The Trump Administration has reached the unofficial (but much analyzed) 100-day mark, and the chattering class is working themselves into a lather trying to decide what has been accomplished or what failures have occurred. With apologies for our inability to resist the temptation, here’s our take:

  • President Trump has done some things he promised during the campaign, like withdraw from the Trans-Pacific Partnership trade agreement, rescind a number of Obama Administration regulations and generally talk tough on trade. He also got a conservative Supreme Court Justice confirmed to replace the late Antonin Scalia, although not without a change in Senate rules that eliminated the filibuster for Supreme Court nominations.
  • He did not succeed in repealing the Affordable Care Act (Obamacare) – yet – and the momentum for comprehensive tax reform has slowed, changed direction or maybe even jumped the tracks.
  • The Administration is behind the normal pace of filling key positions in a number of government agencies, which could hinder its ability to move forward on other initiatives. There has also been quite a bit of palace intrigue and rumored infighting among various staff in the White House, which consumes oxygen needed for getting things done.

Overall grade after 100 days: C+ (shows promise but needs improvement).

Congress, meanwhile, continues to lurch from one crisis to another. First the Republican-controlled House of Representatives failed to fulfill a years-old pledge to repeal and replace Obamacare when the Freedom Caucus, made up of about three dozen conservative/libertarian members, refused to back the legislation offered by leadership. That led to the legislation being withdrawn, although negotiations continue.

The Senate, for its part, failed to live up to its much-heralded reputation as “the greatest deliberative body in the world” when Democrats refused to allow a vote on the nomination of Neil Gorsuch to the Supreme Court, despite his having been previously confirmed unanimously to the U.S. Court of Appeals. When it became clear that there were not 60 votes to allow a vote on the nomination, Senate Majority Leader Mitch McConnell invoked the so-called “nuclear option,” changing Senate rules to require only a majority vote to proceed on Supreme Court nominations.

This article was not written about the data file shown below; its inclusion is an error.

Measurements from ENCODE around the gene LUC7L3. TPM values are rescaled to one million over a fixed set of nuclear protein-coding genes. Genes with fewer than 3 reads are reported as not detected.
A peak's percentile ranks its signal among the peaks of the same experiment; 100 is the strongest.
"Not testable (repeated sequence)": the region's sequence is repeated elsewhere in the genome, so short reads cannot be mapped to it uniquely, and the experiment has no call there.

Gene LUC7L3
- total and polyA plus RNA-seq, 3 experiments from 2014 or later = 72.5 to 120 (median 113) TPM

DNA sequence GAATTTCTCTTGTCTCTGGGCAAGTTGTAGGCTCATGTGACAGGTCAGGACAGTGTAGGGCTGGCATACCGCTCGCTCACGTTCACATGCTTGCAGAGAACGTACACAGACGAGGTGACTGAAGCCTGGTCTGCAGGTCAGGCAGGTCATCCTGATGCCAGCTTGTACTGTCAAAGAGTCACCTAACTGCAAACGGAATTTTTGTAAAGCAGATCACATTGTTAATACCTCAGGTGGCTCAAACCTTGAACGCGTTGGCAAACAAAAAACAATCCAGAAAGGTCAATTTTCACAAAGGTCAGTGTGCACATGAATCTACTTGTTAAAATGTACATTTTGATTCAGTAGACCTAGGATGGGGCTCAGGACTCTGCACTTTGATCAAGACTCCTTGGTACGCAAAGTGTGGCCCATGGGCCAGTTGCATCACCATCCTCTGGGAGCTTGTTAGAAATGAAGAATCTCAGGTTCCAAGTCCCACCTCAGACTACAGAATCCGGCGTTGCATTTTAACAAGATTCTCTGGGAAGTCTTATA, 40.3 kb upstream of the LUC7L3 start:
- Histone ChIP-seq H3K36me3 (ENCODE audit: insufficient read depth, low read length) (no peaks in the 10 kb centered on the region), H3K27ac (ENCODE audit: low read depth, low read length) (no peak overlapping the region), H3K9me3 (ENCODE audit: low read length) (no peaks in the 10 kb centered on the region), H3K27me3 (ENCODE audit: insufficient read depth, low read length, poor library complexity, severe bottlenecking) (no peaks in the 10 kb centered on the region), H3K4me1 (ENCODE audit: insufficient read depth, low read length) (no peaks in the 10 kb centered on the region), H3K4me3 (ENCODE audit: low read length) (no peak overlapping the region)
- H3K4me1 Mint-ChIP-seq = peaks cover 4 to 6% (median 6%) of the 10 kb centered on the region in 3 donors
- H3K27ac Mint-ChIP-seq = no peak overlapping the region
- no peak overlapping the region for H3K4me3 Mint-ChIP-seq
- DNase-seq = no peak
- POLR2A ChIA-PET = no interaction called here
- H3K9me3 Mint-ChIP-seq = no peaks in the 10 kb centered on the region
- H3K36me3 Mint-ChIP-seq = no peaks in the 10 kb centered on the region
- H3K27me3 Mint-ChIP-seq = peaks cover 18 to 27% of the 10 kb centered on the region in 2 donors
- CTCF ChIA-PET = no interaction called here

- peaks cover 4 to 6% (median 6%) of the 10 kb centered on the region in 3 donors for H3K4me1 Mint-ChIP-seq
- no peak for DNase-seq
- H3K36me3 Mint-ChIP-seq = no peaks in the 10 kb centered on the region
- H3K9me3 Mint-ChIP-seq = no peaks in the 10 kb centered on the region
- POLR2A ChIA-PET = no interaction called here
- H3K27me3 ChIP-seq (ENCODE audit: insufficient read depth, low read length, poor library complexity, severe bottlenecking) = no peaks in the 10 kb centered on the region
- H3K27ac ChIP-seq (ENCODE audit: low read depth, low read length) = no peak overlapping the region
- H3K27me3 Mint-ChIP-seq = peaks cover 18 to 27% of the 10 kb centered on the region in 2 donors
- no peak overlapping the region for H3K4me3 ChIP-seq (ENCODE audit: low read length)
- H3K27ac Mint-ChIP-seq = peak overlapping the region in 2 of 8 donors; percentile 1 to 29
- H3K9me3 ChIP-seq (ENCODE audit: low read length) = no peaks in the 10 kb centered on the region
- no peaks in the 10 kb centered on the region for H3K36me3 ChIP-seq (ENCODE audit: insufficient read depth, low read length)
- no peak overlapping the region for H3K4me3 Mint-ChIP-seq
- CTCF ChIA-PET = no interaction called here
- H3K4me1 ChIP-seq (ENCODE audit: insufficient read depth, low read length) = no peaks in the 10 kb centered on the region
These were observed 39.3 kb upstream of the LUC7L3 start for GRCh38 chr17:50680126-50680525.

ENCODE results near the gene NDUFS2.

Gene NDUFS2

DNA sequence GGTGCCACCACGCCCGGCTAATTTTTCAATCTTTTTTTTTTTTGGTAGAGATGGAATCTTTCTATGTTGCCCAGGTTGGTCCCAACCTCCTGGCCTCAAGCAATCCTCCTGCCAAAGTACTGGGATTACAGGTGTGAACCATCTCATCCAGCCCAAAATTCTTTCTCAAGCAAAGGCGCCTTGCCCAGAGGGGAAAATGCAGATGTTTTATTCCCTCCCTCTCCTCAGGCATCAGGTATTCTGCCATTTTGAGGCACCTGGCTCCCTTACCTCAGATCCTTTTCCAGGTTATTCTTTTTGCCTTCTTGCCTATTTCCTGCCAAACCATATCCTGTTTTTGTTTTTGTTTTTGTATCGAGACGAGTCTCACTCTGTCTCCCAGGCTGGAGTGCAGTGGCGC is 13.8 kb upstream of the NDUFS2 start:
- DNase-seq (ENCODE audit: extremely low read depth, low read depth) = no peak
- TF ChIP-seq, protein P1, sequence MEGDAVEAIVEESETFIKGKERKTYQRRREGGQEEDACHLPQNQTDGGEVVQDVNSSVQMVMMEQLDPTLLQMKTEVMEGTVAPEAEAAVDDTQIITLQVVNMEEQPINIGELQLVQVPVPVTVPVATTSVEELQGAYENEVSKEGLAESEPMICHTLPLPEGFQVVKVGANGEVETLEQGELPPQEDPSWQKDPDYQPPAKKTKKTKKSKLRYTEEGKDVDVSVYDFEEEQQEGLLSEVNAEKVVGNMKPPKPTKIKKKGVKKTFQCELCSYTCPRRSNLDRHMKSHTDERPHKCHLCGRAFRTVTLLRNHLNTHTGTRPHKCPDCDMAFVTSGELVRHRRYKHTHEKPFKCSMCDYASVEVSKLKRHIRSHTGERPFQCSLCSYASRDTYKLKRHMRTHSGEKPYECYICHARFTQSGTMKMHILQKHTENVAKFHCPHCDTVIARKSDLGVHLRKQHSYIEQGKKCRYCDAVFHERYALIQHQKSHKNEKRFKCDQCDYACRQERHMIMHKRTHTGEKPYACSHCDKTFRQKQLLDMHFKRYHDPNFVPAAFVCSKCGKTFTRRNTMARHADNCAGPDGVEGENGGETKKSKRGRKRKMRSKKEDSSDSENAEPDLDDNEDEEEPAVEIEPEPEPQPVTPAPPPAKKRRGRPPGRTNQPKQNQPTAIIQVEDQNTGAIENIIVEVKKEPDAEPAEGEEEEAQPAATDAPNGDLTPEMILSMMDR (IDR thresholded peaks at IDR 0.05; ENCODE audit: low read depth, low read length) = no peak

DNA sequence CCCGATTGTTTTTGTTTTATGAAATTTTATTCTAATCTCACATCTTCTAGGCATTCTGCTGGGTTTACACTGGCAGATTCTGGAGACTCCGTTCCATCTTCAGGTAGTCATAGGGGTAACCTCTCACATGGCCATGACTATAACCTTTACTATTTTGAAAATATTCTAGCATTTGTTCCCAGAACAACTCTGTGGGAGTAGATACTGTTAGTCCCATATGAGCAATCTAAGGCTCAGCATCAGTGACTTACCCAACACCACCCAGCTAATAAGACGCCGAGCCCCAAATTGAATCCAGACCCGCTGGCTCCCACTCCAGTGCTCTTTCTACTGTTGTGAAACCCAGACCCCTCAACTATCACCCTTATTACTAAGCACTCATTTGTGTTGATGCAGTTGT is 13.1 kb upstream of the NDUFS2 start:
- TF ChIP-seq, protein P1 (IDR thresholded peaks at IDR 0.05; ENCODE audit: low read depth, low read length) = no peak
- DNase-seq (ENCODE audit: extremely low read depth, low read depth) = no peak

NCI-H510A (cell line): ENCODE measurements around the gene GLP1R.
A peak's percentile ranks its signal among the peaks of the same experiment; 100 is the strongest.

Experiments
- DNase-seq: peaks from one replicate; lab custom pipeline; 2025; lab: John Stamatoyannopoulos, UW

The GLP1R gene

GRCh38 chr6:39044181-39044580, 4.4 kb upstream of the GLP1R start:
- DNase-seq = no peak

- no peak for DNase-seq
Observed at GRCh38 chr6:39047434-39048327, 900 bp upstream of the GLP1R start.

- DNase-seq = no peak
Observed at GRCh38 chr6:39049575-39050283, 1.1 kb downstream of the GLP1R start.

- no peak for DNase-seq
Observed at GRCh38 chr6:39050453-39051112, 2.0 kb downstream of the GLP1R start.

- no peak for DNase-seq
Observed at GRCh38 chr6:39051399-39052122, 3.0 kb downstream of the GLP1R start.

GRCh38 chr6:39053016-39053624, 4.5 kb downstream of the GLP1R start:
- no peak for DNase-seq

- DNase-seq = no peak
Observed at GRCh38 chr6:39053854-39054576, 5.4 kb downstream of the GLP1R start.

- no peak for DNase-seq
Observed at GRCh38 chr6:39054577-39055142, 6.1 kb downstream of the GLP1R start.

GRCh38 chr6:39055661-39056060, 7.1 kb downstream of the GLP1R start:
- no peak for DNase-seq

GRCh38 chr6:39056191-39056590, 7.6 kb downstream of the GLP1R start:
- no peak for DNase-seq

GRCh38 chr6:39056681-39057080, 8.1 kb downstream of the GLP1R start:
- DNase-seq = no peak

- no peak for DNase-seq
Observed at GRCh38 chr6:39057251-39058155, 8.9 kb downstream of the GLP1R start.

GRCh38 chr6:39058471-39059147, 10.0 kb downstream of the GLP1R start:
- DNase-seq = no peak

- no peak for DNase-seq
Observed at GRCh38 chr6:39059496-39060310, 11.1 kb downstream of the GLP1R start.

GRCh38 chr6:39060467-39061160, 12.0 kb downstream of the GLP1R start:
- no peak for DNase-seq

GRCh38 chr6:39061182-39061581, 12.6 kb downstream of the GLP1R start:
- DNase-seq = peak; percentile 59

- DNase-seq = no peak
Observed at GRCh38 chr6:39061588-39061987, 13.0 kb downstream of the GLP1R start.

In the midst of all this, the Forging Industry Association continued its commitment to involvement in public policy with its 14th Annual Lobby Day in Washington, D.C. March 15-16. Despite a late-season snowstorm that blanketed the Northeast and snarled airline traffic across the country, 19 FIA members managed to make it to Capitol Hill to make their voices heard on issues of concern to the industry.

For the first time since the inception of FIA’s Lobby Day activities in 2004, the House Manufacturing Caucus sponsored a briefing for members on the forging industry, co-chaired by Reps. Randy Hultgren (R-IL 14) and Mike Kelly (R-PA 3). Rep. Glenn Thompson (R-PA 5) and staff for Reps. Tim Ryan (D-OH 13) and Patrick Meehan (R-PA 7) also attended. FIA members spoke to the members and staff about the forging industry and the challenges it faces.

Attendees at this year’s Lobby Day also met with 49 House and Senate offices during the two days, talking to members of Congress and their staffs about key issues such as tax reform, trade, regulatory reform and workforce development. Lobby Day is a critical part of FIA’s public policy work, but the effort continues on a regular basis before and after each successful Lobby Day. The remainder of this year promises to be very busy, as Congress and the Administration increase efforts to improve the economy and speed up economic growth. FIA will be part of those debates on a routine basis.